· At the start of the lift, slight bending of the back, hips and knees is preferable to fully bending the back or fully bending the hips and knees.
· Don't bend the back any further while lifting. This can happen if the legs begin to straighten too early during the lift, putting pressure on the back.
· Change directions with your feet, not your back. To avoid a twist, take a step or steps when necessary.
· When lowering, face the place you have selected and lower the load slowly, bending your knees, never your back and let your legs do the work.
Sitting in the wrong position can cause or aggravate back pain. Try to follow these simple tips to combat poor sitting habits:
· Sit up with your back straight and your shoulders down and back, elbows relaxed at your sides. Your buttocks should touch the back of your chair.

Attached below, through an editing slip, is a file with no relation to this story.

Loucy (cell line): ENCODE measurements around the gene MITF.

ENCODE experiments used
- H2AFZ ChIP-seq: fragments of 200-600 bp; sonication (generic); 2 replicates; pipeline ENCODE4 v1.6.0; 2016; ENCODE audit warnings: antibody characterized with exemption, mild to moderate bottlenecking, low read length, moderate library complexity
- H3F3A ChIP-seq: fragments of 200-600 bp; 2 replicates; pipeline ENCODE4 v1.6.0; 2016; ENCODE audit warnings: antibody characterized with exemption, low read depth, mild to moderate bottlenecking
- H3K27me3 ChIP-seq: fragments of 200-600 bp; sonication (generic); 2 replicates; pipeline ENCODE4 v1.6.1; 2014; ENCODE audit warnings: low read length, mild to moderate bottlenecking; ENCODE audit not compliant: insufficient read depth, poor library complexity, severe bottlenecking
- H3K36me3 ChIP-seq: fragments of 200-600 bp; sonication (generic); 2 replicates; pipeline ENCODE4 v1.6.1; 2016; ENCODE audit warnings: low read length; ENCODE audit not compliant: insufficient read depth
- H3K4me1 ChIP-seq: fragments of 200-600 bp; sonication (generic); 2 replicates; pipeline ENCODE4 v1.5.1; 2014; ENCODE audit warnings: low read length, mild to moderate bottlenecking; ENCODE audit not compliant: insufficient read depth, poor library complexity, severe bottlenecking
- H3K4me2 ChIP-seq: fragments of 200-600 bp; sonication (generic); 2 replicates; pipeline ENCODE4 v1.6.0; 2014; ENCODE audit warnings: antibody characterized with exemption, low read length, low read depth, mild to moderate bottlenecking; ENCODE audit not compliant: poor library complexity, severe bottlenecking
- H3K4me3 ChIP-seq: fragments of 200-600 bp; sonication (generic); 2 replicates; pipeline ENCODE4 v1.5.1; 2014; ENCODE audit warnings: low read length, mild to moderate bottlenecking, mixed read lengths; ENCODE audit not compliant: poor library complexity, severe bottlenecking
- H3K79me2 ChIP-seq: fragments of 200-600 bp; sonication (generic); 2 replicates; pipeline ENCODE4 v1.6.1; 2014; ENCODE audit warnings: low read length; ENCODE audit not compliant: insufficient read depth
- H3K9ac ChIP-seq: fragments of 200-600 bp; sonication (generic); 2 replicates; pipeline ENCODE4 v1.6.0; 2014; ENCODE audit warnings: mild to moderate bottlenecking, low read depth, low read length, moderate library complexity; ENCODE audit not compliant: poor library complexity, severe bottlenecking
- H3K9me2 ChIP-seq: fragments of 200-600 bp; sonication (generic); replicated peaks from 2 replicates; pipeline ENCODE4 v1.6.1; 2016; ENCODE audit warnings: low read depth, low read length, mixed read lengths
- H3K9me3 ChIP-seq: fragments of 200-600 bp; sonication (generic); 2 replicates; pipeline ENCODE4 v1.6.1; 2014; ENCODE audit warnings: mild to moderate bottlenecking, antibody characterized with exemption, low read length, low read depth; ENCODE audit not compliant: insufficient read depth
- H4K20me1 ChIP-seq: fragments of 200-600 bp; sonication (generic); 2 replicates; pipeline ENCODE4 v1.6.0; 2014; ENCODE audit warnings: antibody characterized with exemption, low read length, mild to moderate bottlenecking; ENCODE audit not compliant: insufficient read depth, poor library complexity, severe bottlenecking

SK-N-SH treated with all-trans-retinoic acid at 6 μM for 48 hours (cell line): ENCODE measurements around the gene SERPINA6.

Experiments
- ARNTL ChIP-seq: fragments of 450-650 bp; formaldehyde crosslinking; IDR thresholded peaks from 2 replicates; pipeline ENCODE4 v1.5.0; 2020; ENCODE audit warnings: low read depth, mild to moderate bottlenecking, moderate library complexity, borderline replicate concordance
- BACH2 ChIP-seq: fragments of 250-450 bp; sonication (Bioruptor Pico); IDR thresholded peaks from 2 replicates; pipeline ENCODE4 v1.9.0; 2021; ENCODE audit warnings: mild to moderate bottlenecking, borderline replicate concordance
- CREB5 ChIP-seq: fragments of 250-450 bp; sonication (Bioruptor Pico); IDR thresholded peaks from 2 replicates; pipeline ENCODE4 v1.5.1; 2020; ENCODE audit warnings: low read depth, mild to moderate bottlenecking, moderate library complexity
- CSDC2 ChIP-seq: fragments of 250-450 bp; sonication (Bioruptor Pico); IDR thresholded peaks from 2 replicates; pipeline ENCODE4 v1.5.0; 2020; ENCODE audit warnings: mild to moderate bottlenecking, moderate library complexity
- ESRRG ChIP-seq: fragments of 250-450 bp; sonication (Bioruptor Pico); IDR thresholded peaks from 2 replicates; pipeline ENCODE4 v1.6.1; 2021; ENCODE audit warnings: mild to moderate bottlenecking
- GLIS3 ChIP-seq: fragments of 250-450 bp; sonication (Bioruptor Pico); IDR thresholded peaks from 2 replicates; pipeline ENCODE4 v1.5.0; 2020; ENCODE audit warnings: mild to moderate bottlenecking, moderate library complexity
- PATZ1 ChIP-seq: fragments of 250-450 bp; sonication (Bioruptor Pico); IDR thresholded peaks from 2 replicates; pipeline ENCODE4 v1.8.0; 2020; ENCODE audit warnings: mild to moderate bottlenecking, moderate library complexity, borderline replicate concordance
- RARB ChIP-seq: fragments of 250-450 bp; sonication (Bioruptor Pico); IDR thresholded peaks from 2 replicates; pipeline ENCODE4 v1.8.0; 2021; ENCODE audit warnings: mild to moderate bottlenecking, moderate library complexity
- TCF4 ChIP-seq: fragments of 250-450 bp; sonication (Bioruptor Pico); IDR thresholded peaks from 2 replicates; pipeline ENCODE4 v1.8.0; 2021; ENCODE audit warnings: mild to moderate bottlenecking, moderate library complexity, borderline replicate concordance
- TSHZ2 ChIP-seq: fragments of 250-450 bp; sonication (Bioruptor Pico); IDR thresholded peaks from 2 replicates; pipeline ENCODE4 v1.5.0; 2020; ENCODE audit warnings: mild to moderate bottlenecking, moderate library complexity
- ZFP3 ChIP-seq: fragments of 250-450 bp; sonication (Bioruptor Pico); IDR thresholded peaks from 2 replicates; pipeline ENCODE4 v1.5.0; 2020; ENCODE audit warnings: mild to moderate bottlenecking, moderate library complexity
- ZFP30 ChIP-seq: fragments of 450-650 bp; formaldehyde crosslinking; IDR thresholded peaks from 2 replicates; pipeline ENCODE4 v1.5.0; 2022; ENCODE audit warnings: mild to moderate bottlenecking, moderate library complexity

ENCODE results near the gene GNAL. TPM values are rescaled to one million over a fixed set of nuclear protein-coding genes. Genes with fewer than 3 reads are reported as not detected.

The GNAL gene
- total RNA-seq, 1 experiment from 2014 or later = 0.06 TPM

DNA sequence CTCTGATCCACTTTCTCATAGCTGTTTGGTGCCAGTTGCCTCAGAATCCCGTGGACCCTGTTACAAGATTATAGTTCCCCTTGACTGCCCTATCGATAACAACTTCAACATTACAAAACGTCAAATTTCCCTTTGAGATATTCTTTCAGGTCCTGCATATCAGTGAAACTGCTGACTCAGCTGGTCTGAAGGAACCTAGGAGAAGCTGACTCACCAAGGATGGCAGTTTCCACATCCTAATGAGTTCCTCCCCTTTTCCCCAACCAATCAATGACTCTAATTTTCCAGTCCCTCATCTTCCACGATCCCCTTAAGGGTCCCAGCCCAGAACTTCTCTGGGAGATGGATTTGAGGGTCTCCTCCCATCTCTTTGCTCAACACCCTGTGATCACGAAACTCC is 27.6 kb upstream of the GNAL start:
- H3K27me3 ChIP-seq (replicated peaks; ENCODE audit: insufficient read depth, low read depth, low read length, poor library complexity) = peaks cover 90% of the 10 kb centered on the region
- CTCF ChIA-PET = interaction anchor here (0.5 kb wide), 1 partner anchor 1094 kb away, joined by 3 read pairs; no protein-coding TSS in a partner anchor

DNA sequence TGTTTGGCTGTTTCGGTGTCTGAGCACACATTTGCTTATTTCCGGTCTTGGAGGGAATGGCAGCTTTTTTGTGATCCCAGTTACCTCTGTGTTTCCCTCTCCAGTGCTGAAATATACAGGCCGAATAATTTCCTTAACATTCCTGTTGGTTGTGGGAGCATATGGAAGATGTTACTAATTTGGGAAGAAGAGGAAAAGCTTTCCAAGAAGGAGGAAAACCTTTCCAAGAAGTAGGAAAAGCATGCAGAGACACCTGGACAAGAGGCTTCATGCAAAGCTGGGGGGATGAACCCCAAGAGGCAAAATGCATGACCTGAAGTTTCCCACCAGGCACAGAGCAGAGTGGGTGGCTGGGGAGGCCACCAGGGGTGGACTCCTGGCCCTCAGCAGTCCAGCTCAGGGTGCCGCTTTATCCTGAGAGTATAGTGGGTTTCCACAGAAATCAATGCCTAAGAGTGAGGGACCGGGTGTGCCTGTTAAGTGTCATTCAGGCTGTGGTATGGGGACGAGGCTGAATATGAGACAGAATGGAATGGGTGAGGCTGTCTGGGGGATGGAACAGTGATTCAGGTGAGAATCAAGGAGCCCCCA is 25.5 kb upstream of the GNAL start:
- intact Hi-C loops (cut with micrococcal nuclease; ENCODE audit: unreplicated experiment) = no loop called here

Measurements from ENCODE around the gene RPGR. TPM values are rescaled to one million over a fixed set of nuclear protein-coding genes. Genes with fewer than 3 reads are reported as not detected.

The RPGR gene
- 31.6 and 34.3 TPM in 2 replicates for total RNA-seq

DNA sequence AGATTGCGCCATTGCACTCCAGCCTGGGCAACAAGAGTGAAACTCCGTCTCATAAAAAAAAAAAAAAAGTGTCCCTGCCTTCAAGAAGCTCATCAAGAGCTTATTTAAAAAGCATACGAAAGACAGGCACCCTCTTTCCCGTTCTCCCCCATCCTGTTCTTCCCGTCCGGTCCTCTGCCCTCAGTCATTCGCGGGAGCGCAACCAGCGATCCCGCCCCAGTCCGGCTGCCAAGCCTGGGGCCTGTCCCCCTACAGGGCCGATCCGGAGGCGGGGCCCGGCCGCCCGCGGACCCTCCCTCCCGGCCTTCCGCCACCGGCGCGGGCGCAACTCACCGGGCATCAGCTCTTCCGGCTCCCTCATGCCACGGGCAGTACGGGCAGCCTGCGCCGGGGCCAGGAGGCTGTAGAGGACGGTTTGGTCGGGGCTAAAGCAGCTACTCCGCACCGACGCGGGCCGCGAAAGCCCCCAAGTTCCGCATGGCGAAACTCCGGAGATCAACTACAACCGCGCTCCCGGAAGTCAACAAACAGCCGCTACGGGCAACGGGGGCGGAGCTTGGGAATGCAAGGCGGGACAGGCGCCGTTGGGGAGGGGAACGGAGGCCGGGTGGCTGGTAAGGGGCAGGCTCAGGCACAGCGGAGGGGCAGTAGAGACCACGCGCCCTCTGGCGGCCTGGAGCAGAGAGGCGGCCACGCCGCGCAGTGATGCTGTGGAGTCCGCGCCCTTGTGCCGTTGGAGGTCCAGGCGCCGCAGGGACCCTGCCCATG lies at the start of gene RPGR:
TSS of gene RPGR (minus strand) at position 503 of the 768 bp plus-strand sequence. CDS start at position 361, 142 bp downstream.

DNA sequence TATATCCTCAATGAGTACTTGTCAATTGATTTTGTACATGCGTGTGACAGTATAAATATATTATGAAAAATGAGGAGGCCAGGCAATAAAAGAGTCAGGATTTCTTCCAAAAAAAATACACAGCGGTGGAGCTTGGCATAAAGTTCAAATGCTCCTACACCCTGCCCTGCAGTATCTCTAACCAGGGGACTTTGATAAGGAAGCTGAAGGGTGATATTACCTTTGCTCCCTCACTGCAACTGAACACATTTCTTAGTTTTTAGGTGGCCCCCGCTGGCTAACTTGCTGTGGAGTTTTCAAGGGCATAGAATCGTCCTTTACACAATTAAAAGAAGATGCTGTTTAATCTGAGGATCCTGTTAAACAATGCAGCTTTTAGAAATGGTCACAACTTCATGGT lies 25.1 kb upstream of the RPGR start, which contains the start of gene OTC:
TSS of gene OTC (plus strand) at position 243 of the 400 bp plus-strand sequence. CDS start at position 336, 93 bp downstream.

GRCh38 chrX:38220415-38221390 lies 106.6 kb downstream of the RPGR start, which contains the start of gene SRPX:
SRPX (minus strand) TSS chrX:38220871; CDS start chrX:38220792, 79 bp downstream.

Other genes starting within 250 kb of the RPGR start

· Avoid crossing your legs. This weakens your core muscles and can lead to stiffness in your low back and pelvic area.
· Your feet should be firmly on the floor, but if it's more comfortable, use a footrest.
· Your thighs should be at right angles to your body or sloping slightly down.
· Rest your elbows and arms on your chair's armrests or desk, keeping your shoulders relaxed.
· When sitting in a chair that rolls and pivots, don't twist at the waist while sitting. Instead, turn your whole body.
· Don't sit in one position for long stretches of time. Get up and move around at least every 45 minutes, however, every 20 minutes is better. Don't forget to stretch.
· When standing up, move to the front of the seat of your chair. Stand up by straightening your legs. Avoid bending forward at your waist.
Driving can prove a real challenge for backs, especially if you drive for extended periods of time. Here are some tips to help support and protect your back: